1. Meditation (be it a simple body scan, paying attention to breathing or eating mindfully) can be an excellent source of calm and focus, and does not need to take more than a few minutes. Plus, mindfulness may have many other long-term benefits9. Personally, I find this kind of break especially useful when I have to change gears from some other complex project that makes my mind swirl with thoughts or feelings. Even short meditations seem to help with calming down those overexcited trains of thought and focusing on the next task at hand (additional tip: writing down in a piece of paper some of those thoughts/feelings may also help our brains off-load and be sure all those “open loops” will not be forgotten).
  2. Breathe. Even without the meditative component, breathing exercises are a very powerful tool for accessing our nervous system, be it for calming ourselves or for boosting our energy. You can read entire books on the subject of how to breathe10, but I have found out that learning just a few simple breathing techniques can give you enough tools to enhance most of your breaks. You can use them to calm after stressful situations (e.g., the square breathing practice), to fall sleep, become more awake, or to regain balance (see the three breathing techniques mentioned in this TED talk by yoga teacher Lucas Rockwood).
  3. Positive emotions. As we saw in a previous post about engagement in our happiness at (research) work, regularly activating emotions like humor, awe or joy is essential to our wellbeing. And breaks are the perfect moment to do so. Use your favorite uplifting song, or share some jokes with a labmate. We can also get an extra motivation boost if, just before coming back to the task at hand, we remind ourselves about our larger purpose.
  4. Lunch. Although snacking/eating during breaks is not as crucial as other factors mentioned above, we still need nourishment to function at the best of our ability. Thus, skipping lunch to continue working is not an option. It is actually the perfect opportunity to put in practice many of the other tips we’ve seen: if possible, have lunch socially (especially, with people you like), away from the office/lab… you can even do it in a nearby park or under a tree, if you have one nearby. Do not let this opportunity to feed yourself, physically and mentally, pass unnoticed!
  5. Naps. The science of napping effectively could itself occupy a whole post. Here, just the highlights: napping has a host of benefits, from increased alertness, attention, memory, reasoning and problem solving capacity (plus the physical benefits like better immune system and health). Length-wise, shorter “power naps” of 10-25 minutes are most efficient, as they pack most of the benefits and avoid post-nap grogginess. The “after lunch dip” in attention that most people experience (see our previous chronobiology post) is probably the most natural moment to nap. Also, there seem to be benefits to the regularity of napping (e.g., doing it every day, rather than only occasionally). If you are into caffeinated beverages, some people like the “nappuccino”, in which you take a coffee just before the (short) nap so that, when you wake up from it, you get the alertness benefits of both the coffee and the nap (caffeine takes about 20 minutes to kick in). Yet, despite all the (average) benefits of napping, be careful with these siestas if you are prone to insomnia or have trouble sleeping (as naps decrease adenosine pressure on our brains, which is critical to fall sleep at night11).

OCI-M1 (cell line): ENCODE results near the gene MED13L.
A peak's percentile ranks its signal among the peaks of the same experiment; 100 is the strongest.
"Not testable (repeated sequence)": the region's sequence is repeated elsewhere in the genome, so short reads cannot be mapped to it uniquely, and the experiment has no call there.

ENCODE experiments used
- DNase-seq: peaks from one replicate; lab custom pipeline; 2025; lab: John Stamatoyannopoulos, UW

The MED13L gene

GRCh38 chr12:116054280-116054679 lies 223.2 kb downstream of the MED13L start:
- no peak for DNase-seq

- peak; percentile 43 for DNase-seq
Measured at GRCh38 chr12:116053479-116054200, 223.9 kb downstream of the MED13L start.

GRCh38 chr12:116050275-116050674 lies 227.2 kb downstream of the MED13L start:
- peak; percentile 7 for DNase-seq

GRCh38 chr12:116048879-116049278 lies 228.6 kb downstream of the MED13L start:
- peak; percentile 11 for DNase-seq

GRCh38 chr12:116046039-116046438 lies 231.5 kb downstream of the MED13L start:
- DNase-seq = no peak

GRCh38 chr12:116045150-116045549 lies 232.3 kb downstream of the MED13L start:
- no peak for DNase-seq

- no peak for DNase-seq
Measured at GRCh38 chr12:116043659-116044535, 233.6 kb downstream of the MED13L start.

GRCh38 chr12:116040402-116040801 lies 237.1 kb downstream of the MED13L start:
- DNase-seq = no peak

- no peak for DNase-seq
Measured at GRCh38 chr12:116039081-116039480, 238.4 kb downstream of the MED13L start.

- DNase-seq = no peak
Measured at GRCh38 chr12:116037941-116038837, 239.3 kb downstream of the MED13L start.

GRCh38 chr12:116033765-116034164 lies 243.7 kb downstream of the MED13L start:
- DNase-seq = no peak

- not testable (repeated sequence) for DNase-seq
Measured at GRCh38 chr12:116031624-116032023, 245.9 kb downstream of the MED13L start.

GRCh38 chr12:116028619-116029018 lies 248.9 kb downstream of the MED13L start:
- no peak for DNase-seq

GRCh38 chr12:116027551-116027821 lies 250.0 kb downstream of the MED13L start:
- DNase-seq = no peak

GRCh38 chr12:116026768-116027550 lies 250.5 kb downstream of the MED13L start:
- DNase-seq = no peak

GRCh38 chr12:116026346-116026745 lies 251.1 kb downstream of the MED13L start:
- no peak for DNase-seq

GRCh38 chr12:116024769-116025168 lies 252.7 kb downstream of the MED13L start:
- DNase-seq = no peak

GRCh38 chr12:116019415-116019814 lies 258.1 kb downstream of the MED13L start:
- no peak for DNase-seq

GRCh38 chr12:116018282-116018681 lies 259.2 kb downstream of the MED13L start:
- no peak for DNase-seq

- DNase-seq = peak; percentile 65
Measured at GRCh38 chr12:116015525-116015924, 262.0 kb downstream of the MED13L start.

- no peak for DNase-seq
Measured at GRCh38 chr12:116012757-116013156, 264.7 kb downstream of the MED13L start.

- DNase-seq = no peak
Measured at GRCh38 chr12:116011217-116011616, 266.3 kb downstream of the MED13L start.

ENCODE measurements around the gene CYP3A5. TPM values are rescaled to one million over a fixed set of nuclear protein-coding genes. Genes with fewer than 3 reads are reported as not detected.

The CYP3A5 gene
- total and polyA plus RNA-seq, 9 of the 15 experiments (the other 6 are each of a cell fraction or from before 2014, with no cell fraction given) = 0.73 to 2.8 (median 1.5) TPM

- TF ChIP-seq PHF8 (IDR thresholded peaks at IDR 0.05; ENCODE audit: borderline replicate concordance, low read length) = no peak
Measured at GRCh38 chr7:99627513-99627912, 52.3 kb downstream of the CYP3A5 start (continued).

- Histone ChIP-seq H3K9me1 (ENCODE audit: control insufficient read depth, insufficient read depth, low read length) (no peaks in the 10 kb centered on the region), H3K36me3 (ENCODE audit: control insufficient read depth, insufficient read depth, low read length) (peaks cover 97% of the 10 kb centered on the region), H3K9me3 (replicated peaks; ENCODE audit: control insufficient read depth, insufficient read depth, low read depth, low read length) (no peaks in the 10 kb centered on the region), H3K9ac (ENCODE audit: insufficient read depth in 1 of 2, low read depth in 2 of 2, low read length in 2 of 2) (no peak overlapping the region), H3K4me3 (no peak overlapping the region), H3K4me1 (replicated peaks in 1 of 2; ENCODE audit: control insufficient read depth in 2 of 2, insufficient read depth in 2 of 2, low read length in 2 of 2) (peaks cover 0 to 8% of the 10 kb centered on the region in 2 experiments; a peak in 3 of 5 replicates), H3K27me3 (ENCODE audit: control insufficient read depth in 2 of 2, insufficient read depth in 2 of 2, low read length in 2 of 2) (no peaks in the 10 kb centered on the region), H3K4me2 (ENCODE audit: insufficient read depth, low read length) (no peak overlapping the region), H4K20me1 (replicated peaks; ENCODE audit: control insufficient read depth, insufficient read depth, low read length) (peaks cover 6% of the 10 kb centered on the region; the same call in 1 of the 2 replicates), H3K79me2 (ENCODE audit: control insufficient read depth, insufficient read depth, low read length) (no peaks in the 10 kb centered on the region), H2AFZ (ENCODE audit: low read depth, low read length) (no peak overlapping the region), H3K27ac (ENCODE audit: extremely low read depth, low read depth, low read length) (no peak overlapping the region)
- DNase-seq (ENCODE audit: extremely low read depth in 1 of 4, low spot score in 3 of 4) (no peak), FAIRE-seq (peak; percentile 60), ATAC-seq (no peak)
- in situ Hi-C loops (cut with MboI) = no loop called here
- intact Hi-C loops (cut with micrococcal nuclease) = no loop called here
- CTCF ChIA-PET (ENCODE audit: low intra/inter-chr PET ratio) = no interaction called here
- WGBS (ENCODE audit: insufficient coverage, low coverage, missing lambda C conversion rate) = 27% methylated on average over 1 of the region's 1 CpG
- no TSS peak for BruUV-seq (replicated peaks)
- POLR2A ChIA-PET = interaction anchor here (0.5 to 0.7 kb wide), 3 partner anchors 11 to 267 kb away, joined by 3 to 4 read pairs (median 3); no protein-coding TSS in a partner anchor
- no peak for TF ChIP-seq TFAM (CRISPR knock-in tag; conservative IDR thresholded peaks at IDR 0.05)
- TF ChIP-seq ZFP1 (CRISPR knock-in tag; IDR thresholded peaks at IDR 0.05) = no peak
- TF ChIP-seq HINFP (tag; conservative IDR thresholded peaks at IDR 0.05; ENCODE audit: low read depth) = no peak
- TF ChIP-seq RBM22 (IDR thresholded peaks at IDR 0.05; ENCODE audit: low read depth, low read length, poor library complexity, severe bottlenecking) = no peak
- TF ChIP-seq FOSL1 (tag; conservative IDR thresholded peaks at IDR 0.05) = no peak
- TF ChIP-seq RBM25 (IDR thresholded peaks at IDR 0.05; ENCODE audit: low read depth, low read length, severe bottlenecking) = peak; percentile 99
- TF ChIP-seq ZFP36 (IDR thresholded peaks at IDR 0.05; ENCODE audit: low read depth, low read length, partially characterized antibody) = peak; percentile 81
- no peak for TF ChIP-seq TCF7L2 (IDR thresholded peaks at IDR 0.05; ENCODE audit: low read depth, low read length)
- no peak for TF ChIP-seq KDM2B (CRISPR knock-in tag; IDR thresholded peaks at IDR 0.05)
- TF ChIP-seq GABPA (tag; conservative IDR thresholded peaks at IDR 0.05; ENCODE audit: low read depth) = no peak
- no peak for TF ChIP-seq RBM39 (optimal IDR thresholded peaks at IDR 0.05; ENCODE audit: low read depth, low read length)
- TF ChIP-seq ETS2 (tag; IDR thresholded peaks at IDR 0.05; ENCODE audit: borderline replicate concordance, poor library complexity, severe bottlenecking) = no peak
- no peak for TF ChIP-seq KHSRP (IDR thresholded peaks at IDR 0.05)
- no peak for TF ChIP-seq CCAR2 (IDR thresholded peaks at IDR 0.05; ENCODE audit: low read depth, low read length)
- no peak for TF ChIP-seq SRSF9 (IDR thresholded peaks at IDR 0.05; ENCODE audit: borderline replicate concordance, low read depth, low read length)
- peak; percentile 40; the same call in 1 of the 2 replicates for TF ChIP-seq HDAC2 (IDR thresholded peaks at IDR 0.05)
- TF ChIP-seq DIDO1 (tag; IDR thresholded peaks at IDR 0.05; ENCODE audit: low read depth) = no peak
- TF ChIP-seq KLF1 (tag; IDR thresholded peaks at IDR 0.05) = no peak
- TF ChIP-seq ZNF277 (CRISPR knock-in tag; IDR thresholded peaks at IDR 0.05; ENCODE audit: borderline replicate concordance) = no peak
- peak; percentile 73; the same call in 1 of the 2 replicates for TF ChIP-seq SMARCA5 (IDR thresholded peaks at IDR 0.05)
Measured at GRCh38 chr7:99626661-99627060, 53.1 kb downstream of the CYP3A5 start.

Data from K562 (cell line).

Diagram with the main ideas of the post: characteristics of the perfect break, and useful types of break activities

Summary of the post ideas

Phew, that was a lot of information! I hope this intense tour of the science of resting and recovering from work was useful. Yet, do not overthink it, or try too hard to have “the perfect break”: probably this, like many other things in life, is an issue of “diminishing returns” (20% of the tips and tricks I mentioned will get you 80% of the benefits of a good break). Worse, the obsession with tuning your breaks can become yet another source of procrastination.

So, if you have been working hard for 25 minutes, an hour, or whatever time you had set for yourself, get off that chair. Take “a short walk outside with a friend during which you discuss something other than work.”1.

You can thank me later.

Do you have any other “break tips” that have worked for you, which you would like to share with fellow PhD students? Let us know in the comments section below!

Header photo by Georgios Kaleadis via Flickr


  1. Pink, D. H. (2019). When: The scientific secrets of perfect timing. Penguin Press. ↩︎

  2. Flanagan, J., & Nathan-Roberts, D. (2019). Theories of Vigilance and the Prospect of Cognitive Restoration. Proceedings of the Human Factors and Ergonomics Society Annual Meeting, 63(1), 1639–1643. https://doi.org/10.1177/1071181319631506 ↩︎

  3. I haven’t been able to find a peer-reviewed, academic reference for this. It seems that the study was done by the Draugiem Group, using data from the DeskTime app, as described in this post by one of the members of the company running the study. ↩︎

  4. Frith, E., Ryu, S., Kang, M., & Loprinzi, P. D. (2019). Systematic review of the proposed associations between physical exercise and creative thinking. Europe’s Journal of Psychology, 15(4), 858–877. https://doi.org/10.5964/ejop.v15i4.1773 ↩︎

  5. Wu, L.-L., Wang, K.-M., Liao, P.-I., Kao, Y.-H., & Huang, Y.-C. (2015). Effects of an 8-Week Outdoor Brisk Walking Program on Fatigue in Hi-Tech Industry Employees: A Randomized Control Trial. Workplace Health & Safety, 63(10), 436–445. https://doi.org/10.1177/2165079915589685 ↩︎

  6. Kim, S., Park, Y., & Niu, Q. (2017). Micro-break activities at work to recover from daily work demands: Micro-Break Activities. Journal of Organizational Behavior, 38(1), 28–44. https://doi.org/10.1002/job.2109 ↩︎

  7. Sonnentag, S., Venz, L., & Casper, A. (2017). Advances in recovery research: What have we learned? What should be done next? Journal of Occupational Health Psychology, 22(3), 365–380. https://doi.org/10.1037/ocp0000079 ↩︎

  8. Hall, C., & Knuth, M. (2019). An update of the literature supporting the well-being benefits of plants: A review of the emotional and mental health benefits of plants. Journal of Environmental Horticulture, 37(1), 30–38. ↩︎

  9. Goleman, D., & Davidson, R. J. (2017). Altered traits: Science reveals how meditation changes your mind, brain, and body. Penguin. ↩︎

  10. Nestor, J. (2020). Breath: The new science of a lost art. Penguin UK. ↩︎

  11. Walker, M. (2017). Why we sleep: The new science of sleep and dreams. Penguin UK. ↩︎